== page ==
The greatest heights of Pinot Noir seduction are reached on the golden slopes of Burgundy but, often, at prices that make the eyes water and the wallet clench. The Kiwis can sort you out a pretty decent drop for around twenty notes, but to get true holding hands in the moonlight sensuality still takes a little more investment. The quest for good value Pinot Noir is a noble one, but a challenging one, and a path that will lead you to many places. One place you might not expect it to lead you, however, is Argentina.
Barda 2011 Bodegas Chacra – £18.95 Bottle or £17.95 case price
The Barda 2011 Bodegas Chacra is our best value Pinot Noir, the best value Pinot Noir you will find this side of a day dream. It’s not our cheapest Pinot Noir – although in the stratospheric scale of Pinot Noir pricing it sits fairly and squarely at the cheaper end – but factoring what you pay against what you get, it’s the best value by a country mile.
Bodegas Chacra and the Winemaker
Piero Incisa della Rocchetta, of the family who own Sassicaia, happened upon two gnarled old neglected vineyards of Pinot Noir vines in Patagonia in the early noughties and immediately bought them.
Piero Incisa della Rocchetta
Planted, respectively, in 1932 and 1955, ungrafted, they were a wine lovers dream find. Lying in the ancient Rio Negro Valley in Patagonia, these are some of the most southerly vineyards in the world, 620 miles south of Buenos Aires, 1,240 miles north of Tierra del Fuego, and roughly equidistant between the Andes Mountains and the Atlantic Ocean. Mendoza this is not.
Bodegas Chacra Estate Vineyard
This is an arid, dry region, with low humidity, but pristine air and great luminosity, because there is no pollution. Desert provides a natural barrier so there is a complete absence of vine disease and pylloxera (hence the thriving ungrafted vines). This allows for all work in the vineyard to be completely natural, in fact both organic and biodynamic.
Patagonia – Argentina
Grapes from the original 1932 and 1955 vineyards are used to make astounding Pinots, very collectable, very special and available in tiny quantities. Some newer plantings on the site of the 1932 vineyard form the backbone of the ‘Barda’ Pinot Noir, along with wines eliminated from the grander two cuvées.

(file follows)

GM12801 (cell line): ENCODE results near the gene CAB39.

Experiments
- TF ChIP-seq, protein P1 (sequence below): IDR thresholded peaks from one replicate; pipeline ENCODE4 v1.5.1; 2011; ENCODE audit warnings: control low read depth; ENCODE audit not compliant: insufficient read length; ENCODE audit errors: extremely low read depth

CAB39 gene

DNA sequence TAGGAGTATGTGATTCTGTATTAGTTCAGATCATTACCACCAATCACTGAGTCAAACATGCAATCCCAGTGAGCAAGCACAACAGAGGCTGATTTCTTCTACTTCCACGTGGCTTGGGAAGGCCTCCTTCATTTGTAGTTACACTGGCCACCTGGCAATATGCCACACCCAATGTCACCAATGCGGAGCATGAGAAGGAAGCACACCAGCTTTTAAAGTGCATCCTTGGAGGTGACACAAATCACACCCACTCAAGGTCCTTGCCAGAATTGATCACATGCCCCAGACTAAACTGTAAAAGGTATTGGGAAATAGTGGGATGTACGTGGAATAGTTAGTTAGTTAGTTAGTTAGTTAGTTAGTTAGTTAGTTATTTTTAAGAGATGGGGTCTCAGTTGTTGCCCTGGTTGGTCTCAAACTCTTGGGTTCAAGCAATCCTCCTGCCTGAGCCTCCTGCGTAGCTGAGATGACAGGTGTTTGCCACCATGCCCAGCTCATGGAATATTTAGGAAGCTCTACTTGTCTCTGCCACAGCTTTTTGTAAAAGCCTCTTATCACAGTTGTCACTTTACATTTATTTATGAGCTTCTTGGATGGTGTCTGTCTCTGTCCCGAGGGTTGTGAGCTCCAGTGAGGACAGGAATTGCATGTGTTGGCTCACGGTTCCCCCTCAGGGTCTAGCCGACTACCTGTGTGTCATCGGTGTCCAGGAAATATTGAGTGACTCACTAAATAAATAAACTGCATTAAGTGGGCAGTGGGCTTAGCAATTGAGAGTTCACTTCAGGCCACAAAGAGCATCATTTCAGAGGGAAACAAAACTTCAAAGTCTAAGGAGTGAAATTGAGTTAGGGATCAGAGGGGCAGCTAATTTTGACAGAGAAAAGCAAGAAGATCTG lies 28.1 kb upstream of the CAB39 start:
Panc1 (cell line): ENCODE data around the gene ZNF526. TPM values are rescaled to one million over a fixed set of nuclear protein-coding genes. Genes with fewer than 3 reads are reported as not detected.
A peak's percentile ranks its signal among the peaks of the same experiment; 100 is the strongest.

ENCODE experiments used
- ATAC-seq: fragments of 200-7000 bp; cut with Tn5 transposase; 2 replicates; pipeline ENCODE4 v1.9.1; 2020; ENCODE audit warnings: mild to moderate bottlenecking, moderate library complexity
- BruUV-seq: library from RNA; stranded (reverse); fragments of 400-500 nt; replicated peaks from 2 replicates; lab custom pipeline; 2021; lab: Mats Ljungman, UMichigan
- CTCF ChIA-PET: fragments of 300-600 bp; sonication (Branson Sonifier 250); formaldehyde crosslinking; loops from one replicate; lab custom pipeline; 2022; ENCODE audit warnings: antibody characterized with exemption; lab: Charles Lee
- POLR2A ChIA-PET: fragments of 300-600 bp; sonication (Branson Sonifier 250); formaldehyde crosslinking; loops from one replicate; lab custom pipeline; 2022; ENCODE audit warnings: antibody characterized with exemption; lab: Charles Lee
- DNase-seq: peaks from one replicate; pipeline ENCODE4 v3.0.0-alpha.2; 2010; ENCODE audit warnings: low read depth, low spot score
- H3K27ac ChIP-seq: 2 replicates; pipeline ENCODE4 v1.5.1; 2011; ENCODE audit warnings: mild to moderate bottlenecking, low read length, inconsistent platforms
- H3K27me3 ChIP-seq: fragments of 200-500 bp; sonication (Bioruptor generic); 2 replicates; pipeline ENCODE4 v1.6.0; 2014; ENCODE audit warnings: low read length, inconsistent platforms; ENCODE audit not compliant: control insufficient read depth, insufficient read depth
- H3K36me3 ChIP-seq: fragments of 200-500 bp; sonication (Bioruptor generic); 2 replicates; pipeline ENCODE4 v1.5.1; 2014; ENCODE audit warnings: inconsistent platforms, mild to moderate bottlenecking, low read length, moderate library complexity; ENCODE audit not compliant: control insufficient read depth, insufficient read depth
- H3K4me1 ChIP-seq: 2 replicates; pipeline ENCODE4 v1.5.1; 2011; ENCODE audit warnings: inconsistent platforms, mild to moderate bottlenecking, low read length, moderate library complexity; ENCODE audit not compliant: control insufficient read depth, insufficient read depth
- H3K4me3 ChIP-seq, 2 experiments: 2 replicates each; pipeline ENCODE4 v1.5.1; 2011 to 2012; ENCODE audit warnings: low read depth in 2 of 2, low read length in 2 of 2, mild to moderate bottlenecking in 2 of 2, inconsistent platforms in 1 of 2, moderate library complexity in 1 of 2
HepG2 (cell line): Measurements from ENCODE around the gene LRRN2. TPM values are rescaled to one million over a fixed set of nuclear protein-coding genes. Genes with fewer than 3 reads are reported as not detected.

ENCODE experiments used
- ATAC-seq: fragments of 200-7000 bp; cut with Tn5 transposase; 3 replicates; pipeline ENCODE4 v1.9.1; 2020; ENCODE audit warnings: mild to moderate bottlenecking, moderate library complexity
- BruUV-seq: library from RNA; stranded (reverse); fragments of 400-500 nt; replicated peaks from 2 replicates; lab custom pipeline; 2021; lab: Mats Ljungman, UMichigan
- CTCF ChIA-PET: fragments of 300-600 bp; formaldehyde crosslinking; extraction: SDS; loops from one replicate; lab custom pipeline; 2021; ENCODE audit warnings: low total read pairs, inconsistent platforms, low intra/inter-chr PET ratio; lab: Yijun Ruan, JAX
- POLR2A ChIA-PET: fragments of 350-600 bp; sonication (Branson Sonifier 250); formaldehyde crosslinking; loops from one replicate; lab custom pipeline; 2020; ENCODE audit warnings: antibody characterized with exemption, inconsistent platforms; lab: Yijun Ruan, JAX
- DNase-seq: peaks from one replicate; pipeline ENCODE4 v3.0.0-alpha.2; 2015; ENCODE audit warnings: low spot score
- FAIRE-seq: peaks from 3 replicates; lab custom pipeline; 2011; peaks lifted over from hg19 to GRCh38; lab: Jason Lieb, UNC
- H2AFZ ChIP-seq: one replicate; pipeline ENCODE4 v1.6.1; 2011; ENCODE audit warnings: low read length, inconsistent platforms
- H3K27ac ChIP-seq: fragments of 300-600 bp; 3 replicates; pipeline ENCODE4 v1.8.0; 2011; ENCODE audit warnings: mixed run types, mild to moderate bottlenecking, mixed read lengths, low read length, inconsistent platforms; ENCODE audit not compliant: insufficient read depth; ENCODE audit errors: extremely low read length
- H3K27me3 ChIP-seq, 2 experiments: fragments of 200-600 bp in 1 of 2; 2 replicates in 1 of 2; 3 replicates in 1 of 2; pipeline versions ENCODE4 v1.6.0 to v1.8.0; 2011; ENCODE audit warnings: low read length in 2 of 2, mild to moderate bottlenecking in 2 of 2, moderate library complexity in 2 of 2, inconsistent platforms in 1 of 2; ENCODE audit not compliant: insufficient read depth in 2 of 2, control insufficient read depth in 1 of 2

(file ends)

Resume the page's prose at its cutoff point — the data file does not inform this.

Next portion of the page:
‘All Bodega Chacra wines are 100% certified organic and biodynamic.‘
The winemaking is as natural as possible, with no mechanisation at all in the winery. Gravitational pressing and natural yeast ferments, fermentation in lined cement vats, followed by 12 months on the lees in top quality Burgundian oak barrels and finally bottling without fining or filtration.
The Barda is a silky seductive Pinot Noir with precise clear fruit, bright refreshing acidity and a long finish. Light enough to be drunk on its own, fruit-filled enough to be great with the cheese-board but, like all good Pinots, astounding with even the heartiest of roast dinners.
What the critics say
“Medium red, a bit pale at the rim. Reticent but ultimately highly perfumed aromas of strawberry, raspberry, flowers, pepper and herbs; showed a darker cherry cola note with aeration. Precise, juicy and seamless, with a savory saline touch to the redcurrant and raspberry fruit flavors. On the light side but subtle, energetic and long for pinot in this price range.”
90 points, Stephen Tanzer’s International Wine Cellar
“Pinot noir is a difficult grape to work with, presenting its own set of problems both in the vineyard and the winery. When everything clicks and it works, however, it’s difficult to imagine anything better: the best have a silken texture and ethereal aromatic quality that is not like anything else. Argentinian examples rarely exhibit the qualities that have led some of the variety’s devotees to coin a new word: “pinosity”. But this one, from an Italian-run project down in Patagonia, most certainly does. Graceful, floral and pretty, but with earthy, subtly mineral depths, it’s a sensual treat at any time of the day.”
David Williams, The Observer
If you would like to order, simply click through to our website. Case: A dozen bottles would be £215.40 (£17.95 per bottle).
Large Formats: Magnums of the Barda 2011 are also available at £42.95 per magnum – now that would look the business at your next dinner party…